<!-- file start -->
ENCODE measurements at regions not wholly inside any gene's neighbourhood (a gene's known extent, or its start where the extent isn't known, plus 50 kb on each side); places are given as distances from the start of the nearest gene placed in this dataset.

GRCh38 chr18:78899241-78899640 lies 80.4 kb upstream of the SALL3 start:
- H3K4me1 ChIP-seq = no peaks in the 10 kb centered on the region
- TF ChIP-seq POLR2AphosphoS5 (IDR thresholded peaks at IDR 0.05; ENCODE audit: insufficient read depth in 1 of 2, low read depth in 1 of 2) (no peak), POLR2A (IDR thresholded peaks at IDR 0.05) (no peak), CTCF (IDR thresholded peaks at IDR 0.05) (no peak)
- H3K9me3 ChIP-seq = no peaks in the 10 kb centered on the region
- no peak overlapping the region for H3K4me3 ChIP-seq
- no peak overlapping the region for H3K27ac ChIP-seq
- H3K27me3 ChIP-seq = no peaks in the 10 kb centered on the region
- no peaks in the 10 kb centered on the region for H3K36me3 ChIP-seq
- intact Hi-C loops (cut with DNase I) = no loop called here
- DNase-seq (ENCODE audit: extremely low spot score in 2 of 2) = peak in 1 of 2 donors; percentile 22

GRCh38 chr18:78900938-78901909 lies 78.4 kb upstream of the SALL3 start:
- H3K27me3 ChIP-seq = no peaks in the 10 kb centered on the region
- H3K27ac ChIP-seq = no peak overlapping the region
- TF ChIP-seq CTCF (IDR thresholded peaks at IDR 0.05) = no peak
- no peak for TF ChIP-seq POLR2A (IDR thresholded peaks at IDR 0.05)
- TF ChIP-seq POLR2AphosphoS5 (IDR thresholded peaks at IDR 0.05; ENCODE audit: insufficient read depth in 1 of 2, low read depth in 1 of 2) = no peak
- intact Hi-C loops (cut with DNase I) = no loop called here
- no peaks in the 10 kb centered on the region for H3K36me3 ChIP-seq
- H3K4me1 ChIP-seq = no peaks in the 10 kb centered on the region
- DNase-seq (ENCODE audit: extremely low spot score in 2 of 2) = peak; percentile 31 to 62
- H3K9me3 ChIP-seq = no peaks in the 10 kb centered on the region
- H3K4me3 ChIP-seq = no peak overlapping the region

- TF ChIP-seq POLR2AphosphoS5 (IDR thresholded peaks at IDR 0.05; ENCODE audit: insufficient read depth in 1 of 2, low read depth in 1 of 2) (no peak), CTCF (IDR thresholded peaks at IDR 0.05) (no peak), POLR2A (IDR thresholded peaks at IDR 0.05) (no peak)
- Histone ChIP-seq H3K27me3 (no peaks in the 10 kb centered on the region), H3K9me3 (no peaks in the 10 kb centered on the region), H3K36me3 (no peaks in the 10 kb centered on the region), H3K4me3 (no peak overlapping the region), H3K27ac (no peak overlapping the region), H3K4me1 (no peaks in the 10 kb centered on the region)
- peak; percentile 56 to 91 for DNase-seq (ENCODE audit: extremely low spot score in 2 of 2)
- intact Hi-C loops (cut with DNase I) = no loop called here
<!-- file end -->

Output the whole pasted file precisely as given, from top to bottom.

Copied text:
ENCODE measurements at regions not wholly inside any gene's neighbourhood (a gene's known extent, or its start where the extent isn't known, plus 50 kb on each side); places are given as distances from the start of the nearest gene placed in this dataset.

GRCh38 chr18:78899241-78899640 lies 80.4 kb upstream of the SALL3 start:
- H3K4me1 ChIP-seq = no peaks in the 10 kb centered on the region
- TF ChIP-seq POLR2AphosphoS5 (IDR thresholded peaks at IDR 0.05; ENCODE audit: insufficient read depth in 1 of 2, low read depth in 1 of 2) (no peak), POLR2A (IDR thresholded peaks at IDR 0.05) (no peak), CTCF (IDR thresholded peaks at IDR 0.05) (no peak)
- H3K9me3 ChIP-seq = no peaks in the 10 kb centered on the region
- no peak overlapping the region for H3K4me3 ChIP-seq
- no peak overlapping the region for H3K27ac ChIP-seq
- H3K27me3 ChIP-seq = no peaks in the 10 kb centered on the region
- no peaks in the 10 kb centered on the region for H3K36me3 ChIP-seq
- intact Hi-C loops (cut with DNase I) = no loop called here
- DNase-seq (ENCODE audit: extremely low spot score in 2 of 2) = peak in 1 of 2 donors; percentile 22

GRCh38 chr18:78900938-78901909 lies 78.4 kb upstream of the SALL3 start:
- H3K27me3 ChIP-seq = no peaks in the 10 kb centered on the region
- H3K27ac ChIP-seq = no peak overlapping the region
- TF ChIP-seq CTCF (IDR thresholded peaks at IDR 0.05) = no peak
- no peak for TF ChIP-seq POLR2A (IDR thresholded peaks at IDR 0.05)
- TF ChIP-seq POLR2AphosphoS5 (IDR thresholded peaks at IDR 0.05; ENCODE audit: insufficient read depth in 1 of 2, low read depth in 1 of 2) = no peak
- intact Hi-C loops (cut with DNase I) = no loop called here
- no peaks in the 10 kb centered on the region for H3K36me3 ChIP-seq
- H3K4me1 ChIP-seq = no peaks in the 10 kb centered on the region
- DNase-seq (ENCODE audit: extremely low spot score in 2 of 2) = peak; percentile 31 to 62
- H3K9me3 ChIP-seq = no peaks in the 10 kb centered on the region
- H3K4me3 ChIP-seq = no peak overlapping the region

- TF ChIP-seq POLR2AphosphoS5 (IDR thresholded peaks at IDR 0.05; ENCODE audit: insufficient read depth in 1 of 2, low read depth in 1 of 2) (no peak), CTCF (IDR thresholded peaks at IDR 0.05) (no peak), POLR2A (IDR thresholded peaks at IDR 0.05) (no peak)
- Histone ChIP-seq H3K27me3 (no peaks in the 10 kb centered on the region), H3K9me3 (no peaks in the 10 kb centered on the region), H3K36me3 (no peaks in the 10 kb centered on the region), H3K4me3 (no peak overlapping the region), H3K27ac (no peak overlapping the region), H3K4me1 (no peaks in the 10 kb centered on the region)
- peak; percentile 56 to 91 for DNase-seq (ENCODE audit: extremely low spot score in 2 of 2)
- intact Hi-C loops (cut with DNase I) = no loop called here